All treatments for cervical cancer carry a risk of side effects.
People respond to treatments in different ways. The type of side effects that may be experienced depends on a number of factors, such as the stage of the cervical cancer and whether there are any compounding health problems. Side effects may appear in the short-term (known as acute side effects) or may appear several months later (long-term side effects).
The accurate and targeted nature of brachytherapy reduces the risk of side effects1,2,3
Short-term (acute) side effects
Immediately after the brachytherapy procedure, you may experience some of the following:4.5
- Nausea (feeling sick)
- Discomfort when passing urine
- Minor vaginal bleeding after removal of treatment devices
- Soreness or redness of the vulva or back passage
These short-term side effects are typically mild in nature and usually resolve soon after treatment.
Long-term side effects
Possible long-term side effects of brachytherapy include:4,5
- Urinary discomfort (bladder problems)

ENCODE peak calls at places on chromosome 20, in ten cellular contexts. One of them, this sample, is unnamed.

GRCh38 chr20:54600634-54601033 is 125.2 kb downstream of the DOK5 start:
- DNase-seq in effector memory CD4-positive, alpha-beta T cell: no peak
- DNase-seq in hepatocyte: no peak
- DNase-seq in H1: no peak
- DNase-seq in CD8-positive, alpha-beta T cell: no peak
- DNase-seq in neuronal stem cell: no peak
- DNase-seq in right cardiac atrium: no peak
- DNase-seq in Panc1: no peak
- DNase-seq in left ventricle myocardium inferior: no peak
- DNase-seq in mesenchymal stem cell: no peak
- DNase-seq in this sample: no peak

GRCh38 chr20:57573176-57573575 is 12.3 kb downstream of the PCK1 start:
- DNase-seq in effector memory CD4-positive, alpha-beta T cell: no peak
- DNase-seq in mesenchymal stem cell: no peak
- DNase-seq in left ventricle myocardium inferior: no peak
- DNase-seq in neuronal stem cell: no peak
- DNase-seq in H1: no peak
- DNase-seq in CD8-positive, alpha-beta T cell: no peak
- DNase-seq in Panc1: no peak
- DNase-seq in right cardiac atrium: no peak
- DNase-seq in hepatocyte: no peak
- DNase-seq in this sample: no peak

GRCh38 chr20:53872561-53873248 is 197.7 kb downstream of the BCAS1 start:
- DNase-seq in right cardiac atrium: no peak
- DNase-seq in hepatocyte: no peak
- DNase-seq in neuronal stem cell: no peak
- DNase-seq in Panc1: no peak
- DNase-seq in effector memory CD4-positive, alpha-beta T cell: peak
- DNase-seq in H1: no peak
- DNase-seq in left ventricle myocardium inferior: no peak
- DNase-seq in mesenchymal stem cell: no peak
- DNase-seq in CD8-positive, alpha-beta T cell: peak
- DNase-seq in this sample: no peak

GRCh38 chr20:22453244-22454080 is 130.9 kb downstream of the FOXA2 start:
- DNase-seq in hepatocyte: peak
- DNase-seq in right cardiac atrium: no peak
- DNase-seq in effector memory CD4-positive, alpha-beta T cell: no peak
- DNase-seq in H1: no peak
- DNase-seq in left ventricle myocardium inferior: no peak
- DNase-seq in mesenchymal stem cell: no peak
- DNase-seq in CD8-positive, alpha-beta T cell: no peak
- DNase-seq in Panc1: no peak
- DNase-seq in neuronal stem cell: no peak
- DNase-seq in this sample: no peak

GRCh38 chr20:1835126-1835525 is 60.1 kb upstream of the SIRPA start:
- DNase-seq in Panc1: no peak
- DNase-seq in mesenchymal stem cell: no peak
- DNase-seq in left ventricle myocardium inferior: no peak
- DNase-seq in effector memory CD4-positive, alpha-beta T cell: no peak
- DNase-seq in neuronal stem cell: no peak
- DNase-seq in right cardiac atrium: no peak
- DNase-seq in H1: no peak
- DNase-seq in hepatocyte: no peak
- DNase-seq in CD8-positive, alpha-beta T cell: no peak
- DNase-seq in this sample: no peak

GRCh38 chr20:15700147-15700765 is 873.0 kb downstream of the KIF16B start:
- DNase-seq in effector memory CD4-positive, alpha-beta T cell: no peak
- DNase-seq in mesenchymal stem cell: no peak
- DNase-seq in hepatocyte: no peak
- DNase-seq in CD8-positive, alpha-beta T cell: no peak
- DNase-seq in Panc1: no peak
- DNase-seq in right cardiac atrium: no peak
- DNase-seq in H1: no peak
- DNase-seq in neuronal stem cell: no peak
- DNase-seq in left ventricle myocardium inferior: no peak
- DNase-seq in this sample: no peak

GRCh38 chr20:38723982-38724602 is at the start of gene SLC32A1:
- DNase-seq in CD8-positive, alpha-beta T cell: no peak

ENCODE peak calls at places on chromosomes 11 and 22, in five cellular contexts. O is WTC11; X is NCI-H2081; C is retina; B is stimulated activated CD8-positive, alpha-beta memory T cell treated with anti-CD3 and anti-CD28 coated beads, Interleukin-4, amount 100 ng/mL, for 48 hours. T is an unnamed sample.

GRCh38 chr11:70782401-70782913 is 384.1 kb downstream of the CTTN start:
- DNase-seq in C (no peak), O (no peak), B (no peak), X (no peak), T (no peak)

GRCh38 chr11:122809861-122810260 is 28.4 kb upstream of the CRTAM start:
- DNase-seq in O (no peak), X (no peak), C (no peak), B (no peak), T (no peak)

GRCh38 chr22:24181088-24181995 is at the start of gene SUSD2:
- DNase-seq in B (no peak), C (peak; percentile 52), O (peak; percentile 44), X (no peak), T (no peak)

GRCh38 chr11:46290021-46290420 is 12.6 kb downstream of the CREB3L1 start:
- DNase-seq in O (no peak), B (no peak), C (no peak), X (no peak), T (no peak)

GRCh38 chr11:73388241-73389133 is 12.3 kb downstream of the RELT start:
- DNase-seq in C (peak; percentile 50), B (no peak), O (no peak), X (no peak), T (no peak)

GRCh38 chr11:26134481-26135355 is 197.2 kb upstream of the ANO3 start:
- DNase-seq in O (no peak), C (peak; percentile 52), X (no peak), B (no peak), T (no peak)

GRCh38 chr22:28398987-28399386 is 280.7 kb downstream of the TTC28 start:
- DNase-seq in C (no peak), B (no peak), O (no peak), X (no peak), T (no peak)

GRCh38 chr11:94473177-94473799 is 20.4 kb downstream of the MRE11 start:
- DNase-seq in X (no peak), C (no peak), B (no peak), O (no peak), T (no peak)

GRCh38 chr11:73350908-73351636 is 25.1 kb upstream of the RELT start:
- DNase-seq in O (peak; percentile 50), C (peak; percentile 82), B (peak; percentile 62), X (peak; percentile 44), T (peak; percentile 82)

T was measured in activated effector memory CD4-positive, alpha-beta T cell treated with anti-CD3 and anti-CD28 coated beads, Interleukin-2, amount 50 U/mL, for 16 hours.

- Bowel discomfort (loose or more frequent bowel motions)
- Vaginal fibrosis (less stretchy and narrower) and vaginal dryness
Even if you are affected by some of these long-term side effects, many patients find that they disappear over time.
Discuss your treatment options, and the relative risks of potential side effects with your healthcare professional.
National Cancer Institute. Available at:
1. www.cancer.gov/cancertopics/pdq/treatment/cervical/healthprofessional/allpages. Accessed March 2014
2. Viani GA, Manta GB, Stefano EJ, de Fendi LI. J Exp Clin Cancer Res 2009;28:47
3. Han K et al. Int J Radiat Oncol Biol Phys. 2013 Sep 1;87(1):111-9
4. Kim D, Wang-Chesebro A, Weinberg V, et al. Int J Radiation Oncology Bio Phys 2009;75:1329-34
5. Cetina L, Garcia-Arias A, Candelaria M, et al. World J Surg Oncol 2009; 7(19):1–8